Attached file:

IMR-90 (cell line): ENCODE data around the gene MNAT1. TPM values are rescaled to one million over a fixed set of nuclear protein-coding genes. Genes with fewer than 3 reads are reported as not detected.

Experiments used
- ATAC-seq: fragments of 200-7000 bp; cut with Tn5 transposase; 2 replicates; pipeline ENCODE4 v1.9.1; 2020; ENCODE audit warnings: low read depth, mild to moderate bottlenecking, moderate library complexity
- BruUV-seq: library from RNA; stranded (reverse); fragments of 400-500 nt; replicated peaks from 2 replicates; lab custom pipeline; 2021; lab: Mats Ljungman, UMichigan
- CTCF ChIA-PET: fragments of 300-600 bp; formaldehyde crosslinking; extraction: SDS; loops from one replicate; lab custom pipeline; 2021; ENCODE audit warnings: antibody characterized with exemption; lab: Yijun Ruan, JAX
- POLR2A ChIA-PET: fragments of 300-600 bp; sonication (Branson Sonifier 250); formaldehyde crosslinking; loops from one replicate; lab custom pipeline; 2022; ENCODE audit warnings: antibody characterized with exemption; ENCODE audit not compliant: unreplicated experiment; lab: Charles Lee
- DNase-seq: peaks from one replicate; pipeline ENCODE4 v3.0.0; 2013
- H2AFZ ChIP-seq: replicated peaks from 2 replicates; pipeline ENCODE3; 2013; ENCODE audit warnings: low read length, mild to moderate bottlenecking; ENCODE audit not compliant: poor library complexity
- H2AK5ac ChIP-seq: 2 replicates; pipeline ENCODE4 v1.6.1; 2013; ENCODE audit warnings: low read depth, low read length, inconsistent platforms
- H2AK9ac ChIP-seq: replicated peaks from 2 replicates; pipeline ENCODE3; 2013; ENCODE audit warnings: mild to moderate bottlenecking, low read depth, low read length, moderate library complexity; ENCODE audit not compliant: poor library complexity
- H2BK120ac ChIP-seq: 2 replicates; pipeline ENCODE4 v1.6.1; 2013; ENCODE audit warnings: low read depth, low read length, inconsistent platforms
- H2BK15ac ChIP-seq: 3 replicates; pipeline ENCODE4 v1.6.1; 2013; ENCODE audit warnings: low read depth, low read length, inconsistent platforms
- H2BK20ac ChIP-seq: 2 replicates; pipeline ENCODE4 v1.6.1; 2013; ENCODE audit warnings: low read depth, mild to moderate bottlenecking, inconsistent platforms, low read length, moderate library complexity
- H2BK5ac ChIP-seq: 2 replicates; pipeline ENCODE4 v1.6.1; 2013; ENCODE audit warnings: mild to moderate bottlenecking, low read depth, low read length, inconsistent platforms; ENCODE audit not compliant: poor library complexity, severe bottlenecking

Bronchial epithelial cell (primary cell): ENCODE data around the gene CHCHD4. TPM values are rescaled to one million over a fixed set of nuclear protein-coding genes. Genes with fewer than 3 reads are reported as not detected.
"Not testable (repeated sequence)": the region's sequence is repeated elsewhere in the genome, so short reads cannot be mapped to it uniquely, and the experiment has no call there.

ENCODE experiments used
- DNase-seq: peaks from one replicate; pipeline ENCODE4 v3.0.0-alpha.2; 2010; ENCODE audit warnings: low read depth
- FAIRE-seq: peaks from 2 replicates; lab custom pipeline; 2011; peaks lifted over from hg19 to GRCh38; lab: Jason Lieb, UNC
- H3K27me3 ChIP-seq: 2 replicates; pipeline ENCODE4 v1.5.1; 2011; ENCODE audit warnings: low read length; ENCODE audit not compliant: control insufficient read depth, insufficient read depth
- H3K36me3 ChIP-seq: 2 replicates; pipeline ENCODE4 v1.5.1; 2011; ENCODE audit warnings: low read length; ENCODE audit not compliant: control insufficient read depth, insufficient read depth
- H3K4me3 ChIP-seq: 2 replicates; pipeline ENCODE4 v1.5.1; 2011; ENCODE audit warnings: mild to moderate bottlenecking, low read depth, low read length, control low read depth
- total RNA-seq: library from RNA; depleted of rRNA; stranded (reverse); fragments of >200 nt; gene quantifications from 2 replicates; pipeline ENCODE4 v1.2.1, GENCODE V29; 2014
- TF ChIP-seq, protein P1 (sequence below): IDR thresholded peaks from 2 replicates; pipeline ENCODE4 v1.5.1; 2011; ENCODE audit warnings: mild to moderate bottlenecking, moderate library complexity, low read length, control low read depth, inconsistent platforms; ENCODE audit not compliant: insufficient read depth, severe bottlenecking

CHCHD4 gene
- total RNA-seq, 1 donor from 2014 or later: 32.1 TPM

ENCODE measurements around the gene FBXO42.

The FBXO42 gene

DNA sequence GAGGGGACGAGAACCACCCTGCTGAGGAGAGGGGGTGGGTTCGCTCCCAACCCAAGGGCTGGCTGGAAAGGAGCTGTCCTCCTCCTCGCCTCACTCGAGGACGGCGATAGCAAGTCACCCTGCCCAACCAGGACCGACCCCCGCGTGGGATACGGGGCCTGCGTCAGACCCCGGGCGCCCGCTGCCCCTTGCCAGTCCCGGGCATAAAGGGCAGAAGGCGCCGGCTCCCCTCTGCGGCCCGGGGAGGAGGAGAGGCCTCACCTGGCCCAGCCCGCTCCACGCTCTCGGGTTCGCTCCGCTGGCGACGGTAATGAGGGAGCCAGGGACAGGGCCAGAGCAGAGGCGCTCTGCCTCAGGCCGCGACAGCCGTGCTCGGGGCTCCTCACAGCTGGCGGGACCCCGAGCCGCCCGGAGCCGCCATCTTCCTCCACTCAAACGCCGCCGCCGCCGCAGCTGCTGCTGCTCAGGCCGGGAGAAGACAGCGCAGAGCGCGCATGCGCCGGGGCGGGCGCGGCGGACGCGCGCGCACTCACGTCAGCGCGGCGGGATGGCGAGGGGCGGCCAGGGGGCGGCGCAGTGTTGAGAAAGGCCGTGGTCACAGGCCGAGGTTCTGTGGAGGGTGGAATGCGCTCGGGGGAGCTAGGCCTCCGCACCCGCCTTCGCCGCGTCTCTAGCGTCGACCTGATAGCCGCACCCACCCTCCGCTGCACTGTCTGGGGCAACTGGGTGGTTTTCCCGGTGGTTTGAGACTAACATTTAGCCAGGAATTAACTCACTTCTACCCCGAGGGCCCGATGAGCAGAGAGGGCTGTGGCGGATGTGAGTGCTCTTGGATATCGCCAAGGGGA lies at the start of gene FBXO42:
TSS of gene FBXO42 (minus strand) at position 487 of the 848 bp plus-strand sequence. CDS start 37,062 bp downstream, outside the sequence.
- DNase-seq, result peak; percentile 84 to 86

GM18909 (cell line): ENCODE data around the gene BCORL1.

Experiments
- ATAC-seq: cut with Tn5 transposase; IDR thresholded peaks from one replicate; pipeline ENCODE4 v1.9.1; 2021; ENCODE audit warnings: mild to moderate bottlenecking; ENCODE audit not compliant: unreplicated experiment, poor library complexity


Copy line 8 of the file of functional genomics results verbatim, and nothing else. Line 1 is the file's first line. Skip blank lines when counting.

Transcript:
- H2AFZ ChIP-seq: replicated peaks from 2 replicates; pipeline ENCODE3; 2013; ENCODE audit warnings: low read length, mild to moderate bottlenecking; ENCODE audit not compliant: poor library complexity